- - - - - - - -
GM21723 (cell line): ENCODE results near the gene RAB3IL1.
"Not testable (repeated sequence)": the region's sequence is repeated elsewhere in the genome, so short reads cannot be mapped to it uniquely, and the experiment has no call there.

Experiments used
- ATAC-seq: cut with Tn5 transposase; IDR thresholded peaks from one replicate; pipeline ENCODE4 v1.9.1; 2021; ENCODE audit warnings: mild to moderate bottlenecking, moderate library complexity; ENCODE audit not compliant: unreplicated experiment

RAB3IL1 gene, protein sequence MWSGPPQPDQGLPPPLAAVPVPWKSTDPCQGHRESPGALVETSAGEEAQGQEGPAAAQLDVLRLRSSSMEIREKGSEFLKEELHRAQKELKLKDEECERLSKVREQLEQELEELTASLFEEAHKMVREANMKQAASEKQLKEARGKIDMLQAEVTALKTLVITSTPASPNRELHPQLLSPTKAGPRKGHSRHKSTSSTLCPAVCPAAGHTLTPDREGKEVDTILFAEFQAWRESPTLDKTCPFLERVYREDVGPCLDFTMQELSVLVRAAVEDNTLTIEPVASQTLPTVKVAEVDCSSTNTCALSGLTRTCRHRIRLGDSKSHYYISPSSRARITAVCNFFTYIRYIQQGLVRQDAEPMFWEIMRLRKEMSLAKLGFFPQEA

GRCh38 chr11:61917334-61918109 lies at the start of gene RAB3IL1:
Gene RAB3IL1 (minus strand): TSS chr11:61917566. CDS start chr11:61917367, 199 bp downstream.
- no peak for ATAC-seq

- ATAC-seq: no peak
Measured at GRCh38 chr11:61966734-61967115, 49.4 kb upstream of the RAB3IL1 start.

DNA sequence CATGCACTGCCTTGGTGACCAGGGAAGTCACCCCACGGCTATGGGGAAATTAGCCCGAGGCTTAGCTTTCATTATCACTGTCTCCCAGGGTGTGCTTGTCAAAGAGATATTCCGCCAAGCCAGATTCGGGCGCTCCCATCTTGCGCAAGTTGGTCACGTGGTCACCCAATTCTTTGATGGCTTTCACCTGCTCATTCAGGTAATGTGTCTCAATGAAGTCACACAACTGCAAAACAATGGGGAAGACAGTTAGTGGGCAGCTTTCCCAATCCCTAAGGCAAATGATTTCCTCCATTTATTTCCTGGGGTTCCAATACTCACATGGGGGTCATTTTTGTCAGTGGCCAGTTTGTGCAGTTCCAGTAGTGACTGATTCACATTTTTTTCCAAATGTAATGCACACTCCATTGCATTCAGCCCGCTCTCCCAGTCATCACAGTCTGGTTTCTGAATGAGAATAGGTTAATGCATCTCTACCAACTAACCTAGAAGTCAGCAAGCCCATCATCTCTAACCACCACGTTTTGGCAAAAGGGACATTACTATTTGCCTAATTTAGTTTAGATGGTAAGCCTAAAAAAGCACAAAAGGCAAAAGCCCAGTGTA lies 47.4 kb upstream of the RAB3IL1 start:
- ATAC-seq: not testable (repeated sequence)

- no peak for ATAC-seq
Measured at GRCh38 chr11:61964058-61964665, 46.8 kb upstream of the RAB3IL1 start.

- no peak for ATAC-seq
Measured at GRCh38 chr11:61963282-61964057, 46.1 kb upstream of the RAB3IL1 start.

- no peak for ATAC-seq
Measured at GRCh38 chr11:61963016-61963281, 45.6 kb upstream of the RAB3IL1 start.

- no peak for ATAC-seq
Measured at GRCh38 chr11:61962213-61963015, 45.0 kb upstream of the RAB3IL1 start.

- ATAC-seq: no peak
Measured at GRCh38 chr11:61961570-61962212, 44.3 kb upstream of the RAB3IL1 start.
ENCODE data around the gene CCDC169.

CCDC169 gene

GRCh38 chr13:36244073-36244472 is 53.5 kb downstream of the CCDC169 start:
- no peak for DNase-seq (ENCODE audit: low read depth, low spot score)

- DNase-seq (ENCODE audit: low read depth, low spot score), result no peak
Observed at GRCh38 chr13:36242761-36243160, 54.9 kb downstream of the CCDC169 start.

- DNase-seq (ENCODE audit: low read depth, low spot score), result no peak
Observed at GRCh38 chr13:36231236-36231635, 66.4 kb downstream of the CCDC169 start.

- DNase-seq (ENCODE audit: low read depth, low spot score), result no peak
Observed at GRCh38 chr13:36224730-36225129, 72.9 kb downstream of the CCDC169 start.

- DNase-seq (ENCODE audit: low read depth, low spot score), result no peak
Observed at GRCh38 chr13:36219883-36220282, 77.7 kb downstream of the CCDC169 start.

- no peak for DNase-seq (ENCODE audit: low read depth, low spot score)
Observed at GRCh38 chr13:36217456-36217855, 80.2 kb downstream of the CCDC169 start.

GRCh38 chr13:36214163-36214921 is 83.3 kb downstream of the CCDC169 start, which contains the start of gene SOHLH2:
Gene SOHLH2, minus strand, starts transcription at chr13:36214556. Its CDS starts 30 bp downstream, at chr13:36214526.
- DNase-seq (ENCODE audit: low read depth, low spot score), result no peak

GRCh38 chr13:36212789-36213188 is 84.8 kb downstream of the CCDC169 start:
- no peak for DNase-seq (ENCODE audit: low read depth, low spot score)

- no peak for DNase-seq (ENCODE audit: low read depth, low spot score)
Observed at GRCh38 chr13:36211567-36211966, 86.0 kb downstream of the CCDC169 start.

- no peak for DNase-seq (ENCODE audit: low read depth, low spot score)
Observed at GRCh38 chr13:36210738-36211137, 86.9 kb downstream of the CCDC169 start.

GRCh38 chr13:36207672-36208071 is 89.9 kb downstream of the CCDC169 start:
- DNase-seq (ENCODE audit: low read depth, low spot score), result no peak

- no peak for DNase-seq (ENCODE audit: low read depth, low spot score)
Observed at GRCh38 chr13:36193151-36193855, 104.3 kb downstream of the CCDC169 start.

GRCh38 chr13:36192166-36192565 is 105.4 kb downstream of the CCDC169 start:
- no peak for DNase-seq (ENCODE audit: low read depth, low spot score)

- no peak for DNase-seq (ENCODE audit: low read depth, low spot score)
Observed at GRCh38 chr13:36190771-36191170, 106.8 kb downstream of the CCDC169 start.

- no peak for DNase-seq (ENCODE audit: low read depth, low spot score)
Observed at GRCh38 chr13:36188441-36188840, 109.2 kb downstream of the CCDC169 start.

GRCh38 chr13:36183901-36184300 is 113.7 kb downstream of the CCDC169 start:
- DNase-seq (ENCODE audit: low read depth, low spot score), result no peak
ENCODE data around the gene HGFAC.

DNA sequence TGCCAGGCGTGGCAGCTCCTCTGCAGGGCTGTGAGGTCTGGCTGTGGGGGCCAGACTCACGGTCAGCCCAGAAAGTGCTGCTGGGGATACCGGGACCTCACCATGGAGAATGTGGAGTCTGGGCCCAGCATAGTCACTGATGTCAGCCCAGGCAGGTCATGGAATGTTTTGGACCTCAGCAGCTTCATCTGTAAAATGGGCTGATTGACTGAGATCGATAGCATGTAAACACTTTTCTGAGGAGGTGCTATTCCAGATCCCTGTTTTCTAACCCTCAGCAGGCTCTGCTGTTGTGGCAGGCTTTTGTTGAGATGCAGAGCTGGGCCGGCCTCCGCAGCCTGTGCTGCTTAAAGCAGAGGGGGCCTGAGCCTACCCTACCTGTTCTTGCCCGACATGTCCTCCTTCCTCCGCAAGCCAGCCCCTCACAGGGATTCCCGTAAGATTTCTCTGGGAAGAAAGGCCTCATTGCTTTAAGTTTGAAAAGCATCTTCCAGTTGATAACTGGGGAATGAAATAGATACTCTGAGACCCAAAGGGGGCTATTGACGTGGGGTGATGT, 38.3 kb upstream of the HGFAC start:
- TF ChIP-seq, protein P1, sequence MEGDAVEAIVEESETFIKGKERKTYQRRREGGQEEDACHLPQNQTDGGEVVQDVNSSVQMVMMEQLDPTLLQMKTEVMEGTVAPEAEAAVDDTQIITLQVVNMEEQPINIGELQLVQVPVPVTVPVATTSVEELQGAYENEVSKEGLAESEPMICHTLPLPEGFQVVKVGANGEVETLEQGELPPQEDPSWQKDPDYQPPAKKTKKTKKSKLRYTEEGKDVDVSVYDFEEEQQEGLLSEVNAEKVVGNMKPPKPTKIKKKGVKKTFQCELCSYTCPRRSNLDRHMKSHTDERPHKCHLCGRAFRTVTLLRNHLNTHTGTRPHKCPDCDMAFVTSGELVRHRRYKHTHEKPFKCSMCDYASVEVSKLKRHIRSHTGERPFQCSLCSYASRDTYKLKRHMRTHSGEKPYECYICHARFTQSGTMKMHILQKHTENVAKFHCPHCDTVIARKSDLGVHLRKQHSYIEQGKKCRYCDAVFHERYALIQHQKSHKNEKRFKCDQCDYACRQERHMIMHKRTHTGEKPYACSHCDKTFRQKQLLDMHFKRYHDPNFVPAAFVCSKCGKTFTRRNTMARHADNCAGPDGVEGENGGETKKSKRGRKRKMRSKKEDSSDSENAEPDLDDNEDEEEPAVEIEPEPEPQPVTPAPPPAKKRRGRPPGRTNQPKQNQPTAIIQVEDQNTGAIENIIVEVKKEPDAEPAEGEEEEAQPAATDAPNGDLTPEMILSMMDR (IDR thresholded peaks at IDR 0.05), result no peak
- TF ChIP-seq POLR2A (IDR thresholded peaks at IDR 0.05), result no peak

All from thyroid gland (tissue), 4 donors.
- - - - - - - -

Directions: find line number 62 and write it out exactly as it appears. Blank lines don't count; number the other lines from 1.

All from thyroid gland (tissue), 4 donors.